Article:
It was a great honor to speak at the National Press Club yesterday. A lot of interesting questions were asked…for example, what is the role of the school nurse in cyberbullying incidents, because they are a trusted figure in whom youth are confiding…how often does cyberbullying occur as a part of dating violence…is cyberbullying simply part of a general cultural trend of social aggression to be compartmentalized like road rage, or is it so much more…. Fascinating stuff. As promised – here is a picture of me with the most recognizable face in crime-fighting, McGruff!
I have been invited by the U.S. Department of Justice and the National Crime Prevention Council to provide remarks on a briefing of Internet Safety at the National Press Club in Washington DC on the morning of June 4th, 2008. I’ll be covering some of our latest cyberbullying research findings in order to heighten national awareness on the topic. I must also say that I am extremely excited about getting my picture taken with McGruff the Crime Dog. I’ll post it here if it happens!
I will be at the Jostens Renaissance National Conference presenting on cyberbullying on July 12th, 2008. More details about the conference can be found here. I’ll post more information in the near future!
One of the first questions we are asked by media, parents, educators, and others who are unfamiliar with cyberbullying is simply: what is it? This is a lot more complicated question than one would assume. In our academic work, we define cyberbullying as “willful and repeated harm inflicted through the use computers, cell phones, or other electronic devices.” This definition, while useful, is fairly broad and ambiguous. When asking youth whether or not they have experienced cyberbullying, it is important to be very specific with what you are talking about. In fact, one of the primary reasons we see such a range of estimates about how many youth experience cyberbullying is because of definitional differences. In our most recent study, we informed youth that cyberbullying was: “when someone repeatedly makes fun of another person online or repeatedly picks on another person through email or text message or when someone posts something online about another person that they don’t like.” Obviously the key feature of cyberbullying that we want to highlight is its repetitive nature. While the technology or web environment employed may change (cell phone vs. computer; MySpace vs. Yahoo Chat vs. Facebook, etc), cyberbullying behaviors remain relatively consistent: using technology to repeatedly be hurtful to others. We’ll talk more about definitional issues on this blog because they are so important. Let us know your thoughts. Is there one definition of cyberbullying that is better than the others?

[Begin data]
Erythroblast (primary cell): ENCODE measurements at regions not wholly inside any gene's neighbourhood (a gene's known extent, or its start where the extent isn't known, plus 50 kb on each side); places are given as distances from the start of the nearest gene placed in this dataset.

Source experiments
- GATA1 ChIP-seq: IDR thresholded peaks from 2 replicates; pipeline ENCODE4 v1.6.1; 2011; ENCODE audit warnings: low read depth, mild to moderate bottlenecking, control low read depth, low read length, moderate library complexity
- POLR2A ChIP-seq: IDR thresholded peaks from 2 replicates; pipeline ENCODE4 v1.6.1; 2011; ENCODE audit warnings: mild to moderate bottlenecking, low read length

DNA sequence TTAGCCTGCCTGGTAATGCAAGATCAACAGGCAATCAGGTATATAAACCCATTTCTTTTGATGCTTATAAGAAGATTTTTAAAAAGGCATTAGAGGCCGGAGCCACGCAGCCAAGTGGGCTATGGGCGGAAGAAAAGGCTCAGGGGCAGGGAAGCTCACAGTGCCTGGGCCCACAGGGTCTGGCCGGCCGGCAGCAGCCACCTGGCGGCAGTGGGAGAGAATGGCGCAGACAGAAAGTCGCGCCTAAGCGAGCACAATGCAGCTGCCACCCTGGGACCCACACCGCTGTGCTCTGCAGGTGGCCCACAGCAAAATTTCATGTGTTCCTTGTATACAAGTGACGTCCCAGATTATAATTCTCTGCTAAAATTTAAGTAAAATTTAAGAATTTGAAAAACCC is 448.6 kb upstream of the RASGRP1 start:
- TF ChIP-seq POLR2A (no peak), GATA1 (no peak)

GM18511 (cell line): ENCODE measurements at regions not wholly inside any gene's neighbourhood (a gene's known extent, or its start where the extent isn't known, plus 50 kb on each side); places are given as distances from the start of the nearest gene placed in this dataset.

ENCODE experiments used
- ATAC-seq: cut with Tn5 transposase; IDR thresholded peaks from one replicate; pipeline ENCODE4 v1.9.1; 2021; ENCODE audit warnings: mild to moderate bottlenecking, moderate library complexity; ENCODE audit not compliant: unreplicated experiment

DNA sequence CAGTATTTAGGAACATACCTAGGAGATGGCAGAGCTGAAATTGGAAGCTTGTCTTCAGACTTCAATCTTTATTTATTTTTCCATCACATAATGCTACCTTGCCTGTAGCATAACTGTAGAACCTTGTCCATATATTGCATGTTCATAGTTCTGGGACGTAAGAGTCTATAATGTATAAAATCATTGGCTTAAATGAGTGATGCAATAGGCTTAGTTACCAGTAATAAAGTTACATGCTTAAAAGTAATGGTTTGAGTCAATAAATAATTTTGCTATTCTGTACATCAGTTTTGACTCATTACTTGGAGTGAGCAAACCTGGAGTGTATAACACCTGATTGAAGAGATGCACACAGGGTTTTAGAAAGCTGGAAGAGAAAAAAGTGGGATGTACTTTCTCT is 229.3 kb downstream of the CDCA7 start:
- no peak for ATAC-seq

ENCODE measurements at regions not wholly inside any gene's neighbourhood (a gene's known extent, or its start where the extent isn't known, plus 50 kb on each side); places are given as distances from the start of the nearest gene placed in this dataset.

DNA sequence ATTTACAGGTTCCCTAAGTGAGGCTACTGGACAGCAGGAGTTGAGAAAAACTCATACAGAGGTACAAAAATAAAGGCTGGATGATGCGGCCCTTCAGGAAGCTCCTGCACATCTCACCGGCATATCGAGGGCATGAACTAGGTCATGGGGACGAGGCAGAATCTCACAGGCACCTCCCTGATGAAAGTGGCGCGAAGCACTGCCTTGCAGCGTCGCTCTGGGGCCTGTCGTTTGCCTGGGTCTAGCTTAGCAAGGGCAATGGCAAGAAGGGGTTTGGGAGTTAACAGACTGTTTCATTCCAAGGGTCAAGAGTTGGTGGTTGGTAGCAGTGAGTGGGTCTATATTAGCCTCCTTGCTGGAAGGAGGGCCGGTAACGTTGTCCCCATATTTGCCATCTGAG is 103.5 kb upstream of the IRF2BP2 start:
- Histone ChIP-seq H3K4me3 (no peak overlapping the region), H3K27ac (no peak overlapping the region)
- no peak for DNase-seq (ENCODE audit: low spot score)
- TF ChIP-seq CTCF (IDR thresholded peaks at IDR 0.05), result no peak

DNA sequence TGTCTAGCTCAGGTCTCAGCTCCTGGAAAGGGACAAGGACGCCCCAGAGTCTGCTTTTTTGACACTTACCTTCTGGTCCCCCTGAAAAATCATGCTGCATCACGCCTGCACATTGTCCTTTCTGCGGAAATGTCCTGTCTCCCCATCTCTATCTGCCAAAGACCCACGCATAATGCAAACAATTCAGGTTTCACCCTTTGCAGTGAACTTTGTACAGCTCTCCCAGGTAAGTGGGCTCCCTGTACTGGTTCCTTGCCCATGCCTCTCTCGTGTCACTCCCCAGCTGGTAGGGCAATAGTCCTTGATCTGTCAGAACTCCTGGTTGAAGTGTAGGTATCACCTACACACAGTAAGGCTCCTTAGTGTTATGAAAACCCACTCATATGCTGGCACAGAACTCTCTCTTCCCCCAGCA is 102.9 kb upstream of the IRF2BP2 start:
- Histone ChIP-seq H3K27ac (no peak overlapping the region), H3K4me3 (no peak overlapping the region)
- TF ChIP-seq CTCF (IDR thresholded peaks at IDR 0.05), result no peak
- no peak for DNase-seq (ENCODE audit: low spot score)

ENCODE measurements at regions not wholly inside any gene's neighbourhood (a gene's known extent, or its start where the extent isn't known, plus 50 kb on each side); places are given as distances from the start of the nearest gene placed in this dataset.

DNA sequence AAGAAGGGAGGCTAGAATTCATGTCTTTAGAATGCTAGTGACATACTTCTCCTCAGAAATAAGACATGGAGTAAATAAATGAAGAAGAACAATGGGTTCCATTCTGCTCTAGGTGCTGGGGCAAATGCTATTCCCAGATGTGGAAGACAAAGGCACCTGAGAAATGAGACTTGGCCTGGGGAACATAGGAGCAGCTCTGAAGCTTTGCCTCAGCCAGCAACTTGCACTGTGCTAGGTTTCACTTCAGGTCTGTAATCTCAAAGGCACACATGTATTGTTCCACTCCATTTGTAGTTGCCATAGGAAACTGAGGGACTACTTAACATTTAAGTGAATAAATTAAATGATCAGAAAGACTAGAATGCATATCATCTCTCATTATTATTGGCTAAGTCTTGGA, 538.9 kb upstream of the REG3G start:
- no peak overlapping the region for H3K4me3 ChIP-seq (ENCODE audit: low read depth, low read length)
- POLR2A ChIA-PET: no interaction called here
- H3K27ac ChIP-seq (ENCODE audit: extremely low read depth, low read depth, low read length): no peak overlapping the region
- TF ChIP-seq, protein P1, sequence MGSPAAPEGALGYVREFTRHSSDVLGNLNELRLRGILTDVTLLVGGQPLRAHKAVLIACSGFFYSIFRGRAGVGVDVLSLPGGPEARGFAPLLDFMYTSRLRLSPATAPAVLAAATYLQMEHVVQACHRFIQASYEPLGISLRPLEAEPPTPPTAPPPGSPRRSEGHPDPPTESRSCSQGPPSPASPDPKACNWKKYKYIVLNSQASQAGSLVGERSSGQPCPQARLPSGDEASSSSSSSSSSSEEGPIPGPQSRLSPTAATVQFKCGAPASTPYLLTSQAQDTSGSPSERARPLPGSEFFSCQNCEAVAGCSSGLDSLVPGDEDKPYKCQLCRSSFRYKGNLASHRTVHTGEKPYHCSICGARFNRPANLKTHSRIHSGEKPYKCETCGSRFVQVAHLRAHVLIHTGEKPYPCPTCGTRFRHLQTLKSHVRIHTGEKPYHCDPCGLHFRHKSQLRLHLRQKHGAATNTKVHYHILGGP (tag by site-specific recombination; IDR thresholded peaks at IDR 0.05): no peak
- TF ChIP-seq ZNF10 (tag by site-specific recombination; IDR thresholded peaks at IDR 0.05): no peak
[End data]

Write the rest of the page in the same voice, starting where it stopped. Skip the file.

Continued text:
As regular readers know, we have been working on our cyberbullying book for well over a year. It is currently in the copy-editing phase and is still on track for publication in August. It goes without saying that we are extremely excited about this. It is a culmination of over five years of research. We truly believe that it will be the cyberbullying book for educators, parents, and others concerned about adolescent Internet use. Over the next several months we will be rolling out additional materials to supplement the book, including lesson plans, chapter quizzes, and ideas for how to work the information into your curriculum – both for adults and older teens. Stay tuned!